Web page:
Great question! Well to become a “scientist” you usually have to study something science-based at University. This can lead to all sorts of interesting jobs in science and teaches you about ‘how to do science’ and a lot about what other scientists have found out in the past.
A lot of scientists go on to do more studying and start doing their own research – this is called a PhD and it means you do research into something that nobody else has done before and write all about it in a big book (called a thesis) and then get tested on was you have found out. Then other scientists can use your results to help them do the next bit of ‘new stuff’. It takes about 3 years in the UK (longer in the USA and other countries!) and you get to become a ‘Dr’ at the end of it.
There are many routes into science, but Jennifer has covered the most often thought of one. Other options include taking an apprenticeship, instead of going to university. This is where you work with a company (or sometimes a university) and learn about how to do a specific science job for 3 years or so, about the length of time you would normally spend at university.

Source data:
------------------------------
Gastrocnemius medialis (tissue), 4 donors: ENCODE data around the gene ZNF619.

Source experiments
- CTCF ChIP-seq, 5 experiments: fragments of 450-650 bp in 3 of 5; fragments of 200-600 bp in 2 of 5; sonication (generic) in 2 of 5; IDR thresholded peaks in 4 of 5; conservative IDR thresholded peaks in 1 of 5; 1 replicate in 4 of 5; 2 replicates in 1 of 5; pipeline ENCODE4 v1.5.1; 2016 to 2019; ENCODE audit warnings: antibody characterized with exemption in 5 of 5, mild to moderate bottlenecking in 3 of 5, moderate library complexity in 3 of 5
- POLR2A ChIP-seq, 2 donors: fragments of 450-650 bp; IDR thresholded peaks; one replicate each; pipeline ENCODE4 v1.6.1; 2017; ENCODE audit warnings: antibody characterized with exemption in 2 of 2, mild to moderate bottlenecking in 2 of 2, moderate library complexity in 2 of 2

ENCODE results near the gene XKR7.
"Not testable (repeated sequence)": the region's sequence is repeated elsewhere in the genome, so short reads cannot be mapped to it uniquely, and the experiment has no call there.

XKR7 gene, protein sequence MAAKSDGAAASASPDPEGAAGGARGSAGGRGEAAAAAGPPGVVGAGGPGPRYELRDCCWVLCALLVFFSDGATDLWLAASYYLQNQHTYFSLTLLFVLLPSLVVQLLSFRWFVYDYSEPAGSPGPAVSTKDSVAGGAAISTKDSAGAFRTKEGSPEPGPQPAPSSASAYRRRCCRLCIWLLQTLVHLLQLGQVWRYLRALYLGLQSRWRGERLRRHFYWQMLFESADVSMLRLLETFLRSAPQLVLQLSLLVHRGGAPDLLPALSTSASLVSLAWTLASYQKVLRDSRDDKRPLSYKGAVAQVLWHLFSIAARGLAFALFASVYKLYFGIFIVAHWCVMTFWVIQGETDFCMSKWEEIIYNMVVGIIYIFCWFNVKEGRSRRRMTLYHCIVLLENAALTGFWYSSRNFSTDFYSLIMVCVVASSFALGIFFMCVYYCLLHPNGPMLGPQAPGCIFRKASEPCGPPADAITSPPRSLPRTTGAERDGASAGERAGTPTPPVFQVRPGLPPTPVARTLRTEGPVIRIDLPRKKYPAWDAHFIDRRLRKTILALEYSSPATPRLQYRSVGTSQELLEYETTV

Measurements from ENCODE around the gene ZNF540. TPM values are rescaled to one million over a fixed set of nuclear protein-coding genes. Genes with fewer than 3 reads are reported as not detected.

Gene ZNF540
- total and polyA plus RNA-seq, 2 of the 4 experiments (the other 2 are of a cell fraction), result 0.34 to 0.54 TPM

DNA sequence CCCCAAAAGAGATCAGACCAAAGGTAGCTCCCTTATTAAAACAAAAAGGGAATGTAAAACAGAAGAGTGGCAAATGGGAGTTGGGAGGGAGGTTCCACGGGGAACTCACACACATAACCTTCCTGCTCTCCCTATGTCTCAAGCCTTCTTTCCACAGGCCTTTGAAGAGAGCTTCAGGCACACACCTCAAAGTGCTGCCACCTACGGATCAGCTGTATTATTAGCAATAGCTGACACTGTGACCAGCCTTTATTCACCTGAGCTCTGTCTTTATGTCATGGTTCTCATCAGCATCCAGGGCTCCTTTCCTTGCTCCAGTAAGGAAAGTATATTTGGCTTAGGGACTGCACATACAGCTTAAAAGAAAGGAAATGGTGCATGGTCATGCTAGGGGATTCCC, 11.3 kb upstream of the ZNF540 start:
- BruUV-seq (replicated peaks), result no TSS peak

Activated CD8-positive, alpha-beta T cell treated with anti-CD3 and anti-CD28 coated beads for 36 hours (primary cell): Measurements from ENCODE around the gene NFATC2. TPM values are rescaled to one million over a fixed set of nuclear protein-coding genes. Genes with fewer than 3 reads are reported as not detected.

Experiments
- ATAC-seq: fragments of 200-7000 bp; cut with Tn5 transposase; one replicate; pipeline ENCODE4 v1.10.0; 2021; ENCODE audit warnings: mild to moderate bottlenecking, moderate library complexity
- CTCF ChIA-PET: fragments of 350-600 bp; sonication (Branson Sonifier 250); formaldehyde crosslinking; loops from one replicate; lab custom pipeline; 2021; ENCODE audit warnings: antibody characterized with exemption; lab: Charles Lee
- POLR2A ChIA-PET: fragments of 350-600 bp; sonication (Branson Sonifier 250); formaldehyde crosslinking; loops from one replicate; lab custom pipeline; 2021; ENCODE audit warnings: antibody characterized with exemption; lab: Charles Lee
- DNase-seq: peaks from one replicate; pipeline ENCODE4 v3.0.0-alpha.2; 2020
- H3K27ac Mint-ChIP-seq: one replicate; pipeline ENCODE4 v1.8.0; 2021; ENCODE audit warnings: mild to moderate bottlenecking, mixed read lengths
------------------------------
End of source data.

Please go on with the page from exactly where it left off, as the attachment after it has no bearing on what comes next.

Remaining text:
You can also go to university and go straight into a job from there as well. There are many many companies who you can work for and become a scientist with them.
Whether you want to start right at the end of (secondary!) school, or spend lots of time at university, if you want to be a scientist, there is a route for you.
Fab question. To be a scientist you need to be nosey. Ask questions, be inquisitive. You need to find something that you are excited about, something that you get a thrill out of working on. Most scientists will have studied ‘science’ at university, learnt the theory, how to communicate and how to analyse the information. Being a good communicator is very important as you need to and will want to tell the world about what you do and what you found and why it is so important.